As they begin to train Bible expositors through the Shepherds’ Training Center and send them back into their regions around Uganda, we can connect with them and use them as models for those we are mentoring to do the same.

We also talked about having their graduates join us, using ITEM curriculum to train even more pastors at the nonformal level per ITEM’s plan. Then as men complete our training, those seeking formal training can be pointed in the direction the SOS Shepherds’ Training Center.

We also talked about having a “come and see” seminar at the SOS location for denominational leaders. (Note: In a later conversation with Hillary alone, he thinks he knows enough leaders from several denominations that we could do it on our own and have it be more interdenominational then in the future, still do what we talked to Shannon about.). With the size and scope of SOS, Shannon is going to meet a lot of evangelical leadership in Uganda that could benefit ITEM long term.


Hillary and I attended the church on the SOS grounds. The sanctuary was packed with 400 +/- representing all ages, on hard wood pews, with no fans. So, we sat in the back near the door.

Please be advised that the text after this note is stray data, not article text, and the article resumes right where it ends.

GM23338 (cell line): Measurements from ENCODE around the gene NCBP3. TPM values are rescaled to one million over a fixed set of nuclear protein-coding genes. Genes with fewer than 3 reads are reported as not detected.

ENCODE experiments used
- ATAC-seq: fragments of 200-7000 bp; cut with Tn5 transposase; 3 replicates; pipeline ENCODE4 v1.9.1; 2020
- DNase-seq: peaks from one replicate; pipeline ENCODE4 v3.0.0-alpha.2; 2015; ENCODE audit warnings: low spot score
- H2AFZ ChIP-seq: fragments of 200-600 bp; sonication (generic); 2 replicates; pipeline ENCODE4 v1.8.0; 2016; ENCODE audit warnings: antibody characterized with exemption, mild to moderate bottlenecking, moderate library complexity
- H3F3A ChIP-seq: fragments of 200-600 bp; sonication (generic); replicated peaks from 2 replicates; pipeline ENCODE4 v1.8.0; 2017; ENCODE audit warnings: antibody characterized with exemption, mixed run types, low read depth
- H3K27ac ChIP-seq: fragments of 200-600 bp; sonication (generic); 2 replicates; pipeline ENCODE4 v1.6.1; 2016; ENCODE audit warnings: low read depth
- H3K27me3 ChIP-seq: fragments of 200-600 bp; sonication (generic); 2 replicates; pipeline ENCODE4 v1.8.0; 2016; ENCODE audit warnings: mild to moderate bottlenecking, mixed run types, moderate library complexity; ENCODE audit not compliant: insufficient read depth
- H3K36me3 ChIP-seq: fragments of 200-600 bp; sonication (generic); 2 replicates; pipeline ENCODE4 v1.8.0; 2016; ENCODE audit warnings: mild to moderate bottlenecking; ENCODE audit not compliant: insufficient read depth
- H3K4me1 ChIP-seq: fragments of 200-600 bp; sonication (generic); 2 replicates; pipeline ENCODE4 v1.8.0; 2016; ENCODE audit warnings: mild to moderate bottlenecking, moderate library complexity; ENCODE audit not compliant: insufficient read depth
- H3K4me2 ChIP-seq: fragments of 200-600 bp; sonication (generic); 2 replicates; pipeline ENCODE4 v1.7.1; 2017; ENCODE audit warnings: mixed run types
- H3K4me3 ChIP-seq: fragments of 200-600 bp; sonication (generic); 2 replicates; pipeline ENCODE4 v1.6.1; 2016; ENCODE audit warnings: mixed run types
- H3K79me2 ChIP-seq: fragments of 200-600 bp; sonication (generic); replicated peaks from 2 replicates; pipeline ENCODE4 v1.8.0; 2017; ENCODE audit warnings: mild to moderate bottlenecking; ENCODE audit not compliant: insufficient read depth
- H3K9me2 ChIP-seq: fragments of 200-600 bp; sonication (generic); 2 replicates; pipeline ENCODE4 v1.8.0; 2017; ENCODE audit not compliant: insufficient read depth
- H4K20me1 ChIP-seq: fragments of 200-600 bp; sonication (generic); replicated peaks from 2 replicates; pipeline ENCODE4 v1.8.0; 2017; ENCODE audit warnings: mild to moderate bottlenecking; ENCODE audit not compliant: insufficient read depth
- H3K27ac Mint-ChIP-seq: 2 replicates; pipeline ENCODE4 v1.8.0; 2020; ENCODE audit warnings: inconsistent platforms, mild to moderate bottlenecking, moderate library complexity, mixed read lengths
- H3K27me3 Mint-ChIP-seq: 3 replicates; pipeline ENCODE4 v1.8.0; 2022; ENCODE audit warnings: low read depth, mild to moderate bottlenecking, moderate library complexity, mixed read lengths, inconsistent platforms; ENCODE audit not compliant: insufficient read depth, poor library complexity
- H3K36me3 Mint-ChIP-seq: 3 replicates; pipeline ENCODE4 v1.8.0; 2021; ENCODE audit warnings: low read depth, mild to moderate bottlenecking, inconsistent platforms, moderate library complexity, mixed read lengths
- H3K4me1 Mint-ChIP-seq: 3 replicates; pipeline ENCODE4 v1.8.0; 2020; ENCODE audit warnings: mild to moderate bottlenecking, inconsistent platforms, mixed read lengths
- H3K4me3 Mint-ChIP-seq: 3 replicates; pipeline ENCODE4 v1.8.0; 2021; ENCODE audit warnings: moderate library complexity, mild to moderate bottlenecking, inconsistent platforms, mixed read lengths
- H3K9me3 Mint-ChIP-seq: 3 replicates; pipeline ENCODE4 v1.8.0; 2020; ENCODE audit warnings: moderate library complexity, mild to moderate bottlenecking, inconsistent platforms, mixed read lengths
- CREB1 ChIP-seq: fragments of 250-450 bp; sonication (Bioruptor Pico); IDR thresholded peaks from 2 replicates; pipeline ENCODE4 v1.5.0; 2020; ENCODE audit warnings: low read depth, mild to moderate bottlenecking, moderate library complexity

I asked his wife during breakfast if their service was more Ameriany or Africany. She suggested if was probably more Africany because they are in no hurry. It was! ????

It was loud and long. The benches were hard and he room was warm. I was very encouraged to see Ugandans with their Bible open going along. He preached from Matt 5:27-30 on adultery and looking at a women with lust in your heart. He hit is hard. He pulled no punches and it’s nedessary.


According to both Shannon and Hillary, the family structure is almost nonexistent. For various reasons, men and women do not get married, they live together and have children together. They keep their personal money as their own and if the relationship gets difficult, the woman returns to her parents and the children are abandoned. This, according to the two men, is way too common and it is the same inside the church, and the majority of the pastors (I think they said) are no better.